The CEO of the Sydney Business Chamber, Patricia Forsythe, describes the organisation’s proposal for a cable car running between Pyrmont and Barangaroo as “a little bit out of left field”.
Indeed; but this is the city that built the (then) glamorous Sydney Tower in 1981 and the late and unlamented Sydney Monorail in 1988, so a cable car flying across Darling Harbour shouldn’t be dismissed out of hand as fantasy.
Sydney’s been known to take risks and some, like the decision in the 1950s to build Joern Utzon’s fantastical vision for the Opera House, have paid off handsomely.
So however unlikely, it’s best to assume that what Sydney Morning Herald reporter Peter Munro describes unkindly as “the latest public transport plan for Sydney…soaring like an albatross above Sydney Harbour”, is meant to be taken seriously.
According to Ms Forsythe, the justification for the Chamber’s idea is that Pyrmont Bridge – formerly a vehicular bridge but reserved for pedestrian and bicycle traffic since 1981 – is at capacity due to an increase in the number of cyclists using it.
Deputy Premier Andrew Stoner agrees the bridge is full and that riders have something to do with it:
If you walk across Pyrmont Bridge at peak-hour you will get run down, it’s at capacity.
That might smack a bit of cyclist bashing, however it also confirms that riding and walking in the city centre are modes that can’t be ignored any longer. They need better infrastructure.
But if the problem to be addressed is congestion on Pyrmont Bridge, there are other solutions that seem more obvious than the Chamber’s proposal. One is simply to build another walking and cycling bridge; that’s what Brisbane, Melbourne and scores of cities around the world have done in recent decades.
Cable cars have novelty on their side but they’ve also got drawbacks compared to a footbridge. A key one is there’s only limited experience of whether or not they’re a viable form of commuter transport in the centres of sophisticated western cities like Sydney (e.g. see here and here).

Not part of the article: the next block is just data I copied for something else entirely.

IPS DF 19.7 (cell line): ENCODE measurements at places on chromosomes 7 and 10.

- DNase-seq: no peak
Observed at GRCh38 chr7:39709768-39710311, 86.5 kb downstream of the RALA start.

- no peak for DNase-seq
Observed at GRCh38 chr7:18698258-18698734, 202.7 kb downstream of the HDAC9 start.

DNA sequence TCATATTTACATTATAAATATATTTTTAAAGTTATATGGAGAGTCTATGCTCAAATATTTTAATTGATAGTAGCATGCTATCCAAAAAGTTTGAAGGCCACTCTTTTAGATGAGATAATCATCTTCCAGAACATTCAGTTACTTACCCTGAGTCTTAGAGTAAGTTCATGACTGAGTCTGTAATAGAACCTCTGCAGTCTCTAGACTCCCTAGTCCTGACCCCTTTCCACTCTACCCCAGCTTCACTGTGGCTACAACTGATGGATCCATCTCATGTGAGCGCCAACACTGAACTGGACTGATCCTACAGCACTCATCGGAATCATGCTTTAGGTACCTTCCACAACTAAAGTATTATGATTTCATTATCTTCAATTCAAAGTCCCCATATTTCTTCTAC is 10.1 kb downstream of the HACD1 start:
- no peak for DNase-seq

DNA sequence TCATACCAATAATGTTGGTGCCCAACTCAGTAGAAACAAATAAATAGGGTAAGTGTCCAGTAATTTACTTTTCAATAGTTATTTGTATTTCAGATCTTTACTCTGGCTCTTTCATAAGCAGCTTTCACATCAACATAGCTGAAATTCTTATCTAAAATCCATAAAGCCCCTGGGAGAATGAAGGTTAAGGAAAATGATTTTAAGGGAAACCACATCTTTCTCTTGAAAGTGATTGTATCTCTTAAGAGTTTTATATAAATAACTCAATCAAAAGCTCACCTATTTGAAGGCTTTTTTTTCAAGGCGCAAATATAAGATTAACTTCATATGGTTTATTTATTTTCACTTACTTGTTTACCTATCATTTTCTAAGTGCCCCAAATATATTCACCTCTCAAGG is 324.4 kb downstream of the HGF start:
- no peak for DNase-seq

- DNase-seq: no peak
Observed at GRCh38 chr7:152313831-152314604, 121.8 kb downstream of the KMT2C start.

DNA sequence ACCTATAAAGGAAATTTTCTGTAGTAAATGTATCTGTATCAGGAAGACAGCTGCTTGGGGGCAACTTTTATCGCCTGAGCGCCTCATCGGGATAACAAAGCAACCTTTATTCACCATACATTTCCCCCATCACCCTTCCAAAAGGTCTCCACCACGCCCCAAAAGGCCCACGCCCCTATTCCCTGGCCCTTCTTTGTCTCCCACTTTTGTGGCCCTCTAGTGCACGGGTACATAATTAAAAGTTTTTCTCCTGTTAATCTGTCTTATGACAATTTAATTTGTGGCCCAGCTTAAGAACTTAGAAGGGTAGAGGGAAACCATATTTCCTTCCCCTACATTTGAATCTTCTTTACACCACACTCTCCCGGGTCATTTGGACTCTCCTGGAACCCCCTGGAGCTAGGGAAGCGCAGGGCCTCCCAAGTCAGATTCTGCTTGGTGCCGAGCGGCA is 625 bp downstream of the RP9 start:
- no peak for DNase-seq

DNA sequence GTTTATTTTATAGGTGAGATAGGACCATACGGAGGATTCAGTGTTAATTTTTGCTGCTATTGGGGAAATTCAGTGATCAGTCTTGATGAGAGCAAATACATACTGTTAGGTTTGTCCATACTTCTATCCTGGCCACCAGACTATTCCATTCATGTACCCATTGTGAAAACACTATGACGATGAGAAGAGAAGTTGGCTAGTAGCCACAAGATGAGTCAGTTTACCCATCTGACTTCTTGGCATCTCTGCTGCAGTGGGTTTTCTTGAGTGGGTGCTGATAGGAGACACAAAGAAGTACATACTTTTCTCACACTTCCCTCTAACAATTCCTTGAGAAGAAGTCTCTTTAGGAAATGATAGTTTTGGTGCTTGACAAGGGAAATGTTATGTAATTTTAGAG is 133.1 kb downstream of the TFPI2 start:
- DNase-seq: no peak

For example, there are only two operational systems in the US, the Roosevelt Island Tramway and the Portland Aerial Tram in Oregon. Neither carries large numbers of passengers compared to a bridge. The Roosevelt Islander carries an average of 6,400 people per day and Portland Tram carries 3,370 per day.
Cable cars have much lower capacity than a pedestrian bridge. As a substitute for Pyrmont Bridge a cable car would also require another mode change. There’s bound to be concern about the impact on the skyline too, especially if larger gondolas are used to create greater capacity.
The attraction of a cable car solution for government and business is that travellers can be charged for the trip. There’s consequently scope to rely wholly or in part on private capital to build and operate the system.
Any prospective investor would be foolish not to take notice of the experience with the now-demolished monorail. They’d also have to consider why commuters who currently walk and cycle in peak periods over Pyrmont Bridge for nothing would be prepared to pay to use a cable car (the cost of a single trip on the monorail was $4.80 when it closed).
The most plausible market is probably tourists, not commuters. That’s consistent with the image in the Sydney Morning Herald of cable cars terminating on the top of the planned new casino. (1)
If Ms Forsythe and Mr Stoner are keen to help commuters by addressing congestion and cyclist/pedestrian conflict on Pyrmont Bridge, they should be pushing for a new footbridge. Heaps of cities have built them, some of them quite spectacular. If that’s too hard they could look at a ferry. (2)
But I doubt this proposal is really about helping commuters; it seems to be more about supporting businesses that rely heavily on tourism.
I don’t know where the Herald sourced the picture; I assume the Sydney Business Chamber is too smart to put an image as provocative as that in the public realm.
I’m accepting for the purposes of this discussion the Chamber’s contention that there really is a congestion problem that can only be solved by providing additional capacity in some form or another; of course the options for managing existing infrastructure more efficiently should be exhausted first.